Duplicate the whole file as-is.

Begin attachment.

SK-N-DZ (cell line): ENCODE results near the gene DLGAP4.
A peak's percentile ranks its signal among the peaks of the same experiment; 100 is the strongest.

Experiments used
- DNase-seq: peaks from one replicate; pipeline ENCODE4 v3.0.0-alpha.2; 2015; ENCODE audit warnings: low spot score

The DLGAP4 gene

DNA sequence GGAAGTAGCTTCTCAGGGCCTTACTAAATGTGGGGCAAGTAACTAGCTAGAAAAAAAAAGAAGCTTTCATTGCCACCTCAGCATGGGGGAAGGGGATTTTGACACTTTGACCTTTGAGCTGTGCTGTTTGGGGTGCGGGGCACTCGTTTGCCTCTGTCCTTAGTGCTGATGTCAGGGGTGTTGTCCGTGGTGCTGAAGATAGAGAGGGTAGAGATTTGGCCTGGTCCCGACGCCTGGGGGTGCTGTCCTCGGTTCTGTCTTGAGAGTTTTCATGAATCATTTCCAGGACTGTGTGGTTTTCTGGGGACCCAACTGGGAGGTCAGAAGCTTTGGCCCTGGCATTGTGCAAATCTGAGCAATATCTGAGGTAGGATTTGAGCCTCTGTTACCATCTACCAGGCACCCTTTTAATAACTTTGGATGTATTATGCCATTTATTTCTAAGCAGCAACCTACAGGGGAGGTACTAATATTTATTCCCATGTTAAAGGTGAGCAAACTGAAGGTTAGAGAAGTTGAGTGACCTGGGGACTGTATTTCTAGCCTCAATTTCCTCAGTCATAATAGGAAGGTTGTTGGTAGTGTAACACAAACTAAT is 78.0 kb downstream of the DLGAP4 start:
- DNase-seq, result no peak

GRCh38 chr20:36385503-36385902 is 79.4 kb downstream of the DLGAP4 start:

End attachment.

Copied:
SK-N-DZ (cell line): ENCODE results near the gene DLGAP4.
A peak's percentile ranks its signal among the peaks of the same experiment; 100 is the strongest.

Experiments used
- DNase-seq: peaks from one replicate; pipeline ENCODE4 v3.0.0-alpha.2; 2015; ENCODE audit warnings: low spot score

The DLGAP4 gene

DNA sequence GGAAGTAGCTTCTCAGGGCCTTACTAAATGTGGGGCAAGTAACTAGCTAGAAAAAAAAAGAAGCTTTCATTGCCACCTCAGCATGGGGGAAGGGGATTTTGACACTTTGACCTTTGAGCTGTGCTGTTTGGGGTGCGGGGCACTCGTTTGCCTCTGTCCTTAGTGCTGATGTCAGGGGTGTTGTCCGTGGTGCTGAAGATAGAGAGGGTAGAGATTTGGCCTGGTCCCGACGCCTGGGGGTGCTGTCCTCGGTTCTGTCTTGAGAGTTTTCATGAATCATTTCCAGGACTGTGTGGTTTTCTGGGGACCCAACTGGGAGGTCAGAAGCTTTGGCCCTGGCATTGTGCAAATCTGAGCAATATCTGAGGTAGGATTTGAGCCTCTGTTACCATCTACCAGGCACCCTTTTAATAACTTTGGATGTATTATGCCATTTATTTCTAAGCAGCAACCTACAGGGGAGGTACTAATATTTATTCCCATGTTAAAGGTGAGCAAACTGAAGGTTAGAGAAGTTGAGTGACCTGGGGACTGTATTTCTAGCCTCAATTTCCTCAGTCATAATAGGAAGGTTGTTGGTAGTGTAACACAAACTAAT is 78.0 kb downstream of the DLGAP4 start:
- DNase-seq, result no peak

GRCh38 chr20:36385503-36385902 is 79.4 kb downstream of the DLGAP4 start: